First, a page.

Foods often connect us to our past, as when recollections of grandma’s apple strudel or dad’s vegetable soup make us remember the people we loved. When we inherit their cookbooks and handwritten recipes, we can recreate their special dishes.
Recipes aren’t common in the Bosnian culture, however. Rather, cooking skills are passed from mother to daughter in hands-on experiences. And for Bosnian refugees in St. Louis, specialty foods remain one of the few tangible connections to their lives before the war.
In America, young Bosnian girls don’t have the time or may not have extended family to teach them how to cook. Traditions such as making pitas, cooking sarma or pouring sweet syrup over baklava could be lost. A group of 11 Bosnian women in St. Louis decided to create a Bosnian cookbook, written in Bosnian and in English, to remedy the situation.
The women, once strangers, met in a therapeutic group at the Center for Survivors of Torture and War Trauma. The center helps refugee and immigrants who have survived torture and war move toward healing and self-empowerment.
Their therapist, Dr. Helen McGlynn, noticed that when the women shared positive memories, they often talked of traditions and people connected to food. They brought home-cooked foods to the weekly meetings.
“The women had extended families, nice lives, homes, vegetable and flower gardens before the war. They have cooked their whole lives,” Mc-Glynn says. “They cook by what looks and feels right, not by measurements. Handfuls. Cupfuls might be a small teacup. A ‘spoon’ may be poured in by sight or added in teaspoons.”
Things cook until they’re done. The pan should be big enough, but not too big. Temperatures on wood-burning stoves were gauged by how hot the fire looked and felt. Sometimes three or four women would bring in the same recipe, with wide variations. To standardize the recipes for a cookbook, the women needed help.
Students and faculty at Fontbonne University stepped forward, providing kitchen space and student assistants from the Human Environmental Services department. The students would take notes, measure ingredients and assist the cooks in preparing five dishes from the cookbook.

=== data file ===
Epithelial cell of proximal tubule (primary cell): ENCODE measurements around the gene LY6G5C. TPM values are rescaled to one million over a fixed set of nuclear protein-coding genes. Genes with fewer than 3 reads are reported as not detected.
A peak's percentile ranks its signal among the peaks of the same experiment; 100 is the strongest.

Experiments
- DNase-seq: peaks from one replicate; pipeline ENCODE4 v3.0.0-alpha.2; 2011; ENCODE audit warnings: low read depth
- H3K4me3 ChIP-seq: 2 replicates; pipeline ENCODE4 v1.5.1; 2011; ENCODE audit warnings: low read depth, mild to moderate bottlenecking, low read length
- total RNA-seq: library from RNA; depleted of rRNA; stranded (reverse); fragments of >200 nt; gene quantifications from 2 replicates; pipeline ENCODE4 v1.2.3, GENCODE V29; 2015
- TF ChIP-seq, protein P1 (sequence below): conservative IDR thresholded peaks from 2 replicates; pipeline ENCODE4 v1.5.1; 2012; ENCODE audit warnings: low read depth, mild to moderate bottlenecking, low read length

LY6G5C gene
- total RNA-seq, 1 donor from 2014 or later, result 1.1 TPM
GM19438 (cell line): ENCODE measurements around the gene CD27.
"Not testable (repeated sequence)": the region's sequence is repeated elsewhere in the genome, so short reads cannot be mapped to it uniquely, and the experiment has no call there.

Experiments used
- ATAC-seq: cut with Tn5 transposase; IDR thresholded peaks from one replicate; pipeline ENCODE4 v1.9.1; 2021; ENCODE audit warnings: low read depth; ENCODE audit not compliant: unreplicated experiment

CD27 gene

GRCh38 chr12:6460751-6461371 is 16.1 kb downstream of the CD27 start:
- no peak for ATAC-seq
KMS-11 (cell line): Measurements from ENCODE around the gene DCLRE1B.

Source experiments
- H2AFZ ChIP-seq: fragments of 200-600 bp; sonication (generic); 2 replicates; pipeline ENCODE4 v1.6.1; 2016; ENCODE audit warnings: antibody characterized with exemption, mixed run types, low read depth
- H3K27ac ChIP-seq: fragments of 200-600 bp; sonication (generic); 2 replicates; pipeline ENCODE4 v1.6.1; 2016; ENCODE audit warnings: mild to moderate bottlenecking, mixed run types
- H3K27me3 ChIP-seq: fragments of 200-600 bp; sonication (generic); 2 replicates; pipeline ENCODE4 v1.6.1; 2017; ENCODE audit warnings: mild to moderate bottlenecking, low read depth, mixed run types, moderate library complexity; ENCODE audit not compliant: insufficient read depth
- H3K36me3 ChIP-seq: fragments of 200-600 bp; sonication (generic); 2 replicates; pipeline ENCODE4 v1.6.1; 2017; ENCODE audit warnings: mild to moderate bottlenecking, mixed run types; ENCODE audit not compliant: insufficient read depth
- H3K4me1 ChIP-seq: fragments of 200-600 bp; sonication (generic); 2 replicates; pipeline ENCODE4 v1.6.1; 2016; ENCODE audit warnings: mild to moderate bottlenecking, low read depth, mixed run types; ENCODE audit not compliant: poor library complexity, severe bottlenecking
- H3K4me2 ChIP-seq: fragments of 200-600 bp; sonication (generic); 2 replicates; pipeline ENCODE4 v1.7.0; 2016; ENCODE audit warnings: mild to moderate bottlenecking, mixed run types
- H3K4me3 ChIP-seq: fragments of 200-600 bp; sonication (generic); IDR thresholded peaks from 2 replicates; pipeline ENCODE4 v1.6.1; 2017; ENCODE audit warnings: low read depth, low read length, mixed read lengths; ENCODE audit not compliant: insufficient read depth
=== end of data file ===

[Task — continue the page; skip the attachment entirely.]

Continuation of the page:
“That dinner was the high point of the project,” McGlynn says. “When we arrived at Fontbonne, the women were given hairnets and aprons. The ingredients for the dishes they had selected were on the counters. They walked confidently to the professional stoves and within 30 minutes, they had the meal underway.”
They stuffed yellow peppers with uncooked meat and rice for Punjene Paprike, then cooked them covered in a rich tomato broth on the stovetop. The women formed Hurmacise cookies into slim ovals, textured with a grater. They layered jufka dough with spinach and cheese and baked it to a golden brown color. Kvrgusa, a bread embedded with roasted chicken and baked with a cream top, took shape.
In a move away from the set menu for the evening’s feast, Amira Mutapcic rolled out a homemade pita dough thin as a sheet of vellum, big as a table. The other cooks helped her form the dough into spirals that were baked, then topped with sour cream.
Begzada Dardagan mixed and baked another surprise addition, quick-rise yeast bread rounds to accompany the feast.
At another recent gathering, Dardagan, Ajkuna Salihovic, Naza Sahanic and interpreter Drita Zuber-Hasanbasic arrived with their driver, Mohammad Akbari. In a flurry of happy hellos, fluttering hands and traditional cheek kissing they greeted McGlynn. Nisveta Kovacevic, who drove herself, arrived a short time later. The women settled themselves on soft couches.
Sahanic passed her phone around the room to show photos of her first grandchild, a girl. The newborn, swaddled, capped and warm, slept in her mother’s arms.
The women talked of their grown children, babies and grandchildren. At the edges of the conversations, anxieties began to surface. Words emerged; nervousness, isolation, migraines and pain.
In a quiet moment, one woman spoke of the birth of her first child, in Bosnia, during the war. She had fled into the woods to escape the Serbian soldiers. There, she delivered her child, alone. Another told of her escape to Germany with seven children; two of her own, five entrusted to her care by friends. A third spoke of wrapping her skirt around a friend’s newborn baby, which had been delivered in a railroad car. The woman’s husband cut the umbilical cord. One spoke of her hatred of loud noises.
“We see images from the war,” Zuber-Hasanbasic said as she translated the conversation. “Begzada says, ‘Sometimes, it feels like we will blow up.’ ”
McGlynn gently reminded them they were safe now. She re-focused the conversation on how much they’d accomplished through their work at the center, in their personal goals, and with the cookbook project. The rough moment passed.
The exchange did not surprise the center’s Executive Director, Kristin Bulin.
“Helen has a wonderful presence with these women,” Bulin says. “To work through their hellacious, nightmarish experiences, they put forth a courageous effort. They will never be who they were before the war, in mind or body, but Helen’s process warms the coldness. They are not walking ghosts. Through their work, they find hope within themselves. They are survivors.”